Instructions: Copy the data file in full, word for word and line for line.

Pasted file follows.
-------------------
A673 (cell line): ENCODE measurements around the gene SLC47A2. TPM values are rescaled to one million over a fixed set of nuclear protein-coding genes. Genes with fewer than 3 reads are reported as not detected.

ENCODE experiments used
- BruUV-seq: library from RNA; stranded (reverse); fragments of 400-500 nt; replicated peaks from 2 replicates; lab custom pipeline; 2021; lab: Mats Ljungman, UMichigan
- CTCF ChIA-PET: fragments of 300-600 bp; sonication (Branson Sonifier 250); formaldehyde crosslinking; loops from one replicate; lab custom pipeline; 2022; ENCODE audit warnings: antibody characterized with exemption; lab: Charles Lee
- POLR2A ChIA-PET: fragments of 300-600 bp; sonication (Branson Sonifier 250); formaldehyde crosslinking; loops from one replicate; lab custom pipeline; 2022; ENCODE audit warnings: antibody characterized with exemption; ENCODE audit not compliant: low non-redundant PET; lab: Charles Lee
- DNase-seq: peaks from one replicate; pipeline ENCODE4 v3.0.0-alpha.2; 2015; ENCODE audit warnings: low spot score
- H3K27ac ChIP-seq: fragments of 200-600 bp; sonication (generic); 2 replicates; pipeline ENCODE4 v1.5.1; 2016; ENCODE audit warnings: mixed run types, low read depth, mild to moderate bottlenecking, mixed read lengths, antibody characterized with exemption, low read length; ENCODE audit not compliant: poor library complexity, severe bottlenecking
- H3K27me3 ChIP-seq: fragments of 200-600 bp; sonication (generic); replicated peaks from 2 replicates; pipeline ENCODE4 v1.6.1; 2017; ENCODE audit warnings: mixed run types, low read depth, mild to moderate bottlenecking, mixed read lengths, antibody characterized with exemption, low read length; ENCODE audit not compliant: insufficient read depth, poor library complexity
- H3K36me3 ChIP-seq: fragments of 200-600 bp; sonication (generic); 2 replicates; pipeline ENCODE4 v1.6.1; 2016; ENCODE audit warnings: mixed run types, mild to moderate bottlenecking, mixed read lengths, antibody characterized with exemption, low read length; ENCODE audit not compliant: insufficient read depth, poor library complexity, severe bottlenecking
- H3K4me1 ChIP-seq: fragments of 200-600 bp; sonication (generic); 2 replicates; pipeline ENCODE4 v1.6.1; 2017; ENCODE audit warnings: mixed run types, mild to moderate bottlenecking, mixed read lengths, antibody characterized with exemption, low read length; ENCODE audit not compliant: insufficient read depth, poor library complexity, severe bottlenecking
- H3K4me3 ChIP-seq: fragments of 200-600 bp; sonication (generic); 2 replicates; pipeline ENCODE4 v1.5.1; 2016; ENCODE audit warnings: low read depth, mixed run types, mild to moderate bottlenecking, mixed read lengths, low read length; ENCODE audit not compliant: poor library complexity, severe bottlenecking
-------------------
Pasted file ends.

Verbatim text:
A673 (cell line): ENCODE measurements around the gene SLC47A2. TPM values are rescaled to one million over a fixed set of nuclear protein-coding genes. Genes with fewer than 3 reads are reported as not detected.

ENCODE experiments used
- BruUV-seq: library from RNA; stranded (reverse); fragments of 400-500 nt; replicated peaks from 2 replicates; lab custom pipeline; 2021; lab: Mats Ljungman, UMichigan
- CTCF ChIA-PET: fragments of 300-600 bp; sonication (Branson Sonifier 250); formaldehyde crosslinking; loops from one replicate; lab custom pipeline; 2022; ENCODE audit warnings: antibody characterized with exemption; lab: Charles Lee
- POLR2A ChIA-PET: fragments of 300-600 bp; sonication (Branson Sonifier 250); formaldehyde crosslinking; loops from one replicate; lab custom pipeline; 2022; ENCODE audit warnings: antibody characterized with exemption; ENCODE audit not compliant: low non-redundant PET; lab: Charles Lee
- DNase-seq: peaks from one replicate; pipeline ENCODE4 v3.0.0-alpha.2; 2015; ENCODE audit warnings: low spot score
- H3K27ac ChIP-seq: fragments of 200-600 bp; sonication (generic); 2 replicates; pipeline ENCODE4 v1.5.1; 2016; ENCODE audit warnings: mixed run types, low read depth, mild to moderate bottlenecking, mixed read lengths, antibody characterized with exemption, low read length; ENCODE audit not compliant: poor library complexity, severe bottlenecking
- H3K27me3 ChIP-seq: fragments of 200-600 bp; sonication (generic); replicated peaks from 2 replicates; pipeline ENCODE4 v1.6.1; 2017; ENCODE audit warnings: mixed run types, low read depth, mild to moderate bottlenecking, mixed read lengths, antibody characterized with exemption, low read length; ENCODE audit not compliant: insufficient read depth, poor library complexity
- H3K36me3 ChIP-seq: fragments of 200-600 bp; sonication (generic); 2 replicates; pipeline ENCODE4 v1.6.1; 2016; ENCODE audit warnings: mixed run types, mild to moderate bottlenecking, mixed read lengths, antibody characterized with exemption, low read length; ENCODE audit not compliant: insufficient read depth, poor library complexity, severe bottlenecking
- H3K4me1 ChIP-seq: fragments of 200-600 bp; sonication (generic); 2 replicates; pipeline ENCODE4 v1.6.1; 2017; ENCODE audit warnings: mixed run types, mild to moderate bottlenecking, mixed read lengths, antibody characterized with exemption, low read length; ENCODE audit not compliant: insufficient read depth, poor library complexity, severe bottlenecking
- H3K4me3 ChIP-seq: fragments of 200-600 bp; sonication (generic); 2 replicates; pipeline ENCODE4 v1.5.1; 2016; ENCODE audit warnings: low read depth, mixed run types, mild to moderate bottlenecking, mixed read lengths, low read length; ENCODE audit not compliant: poor library complexity, severe bottlenecking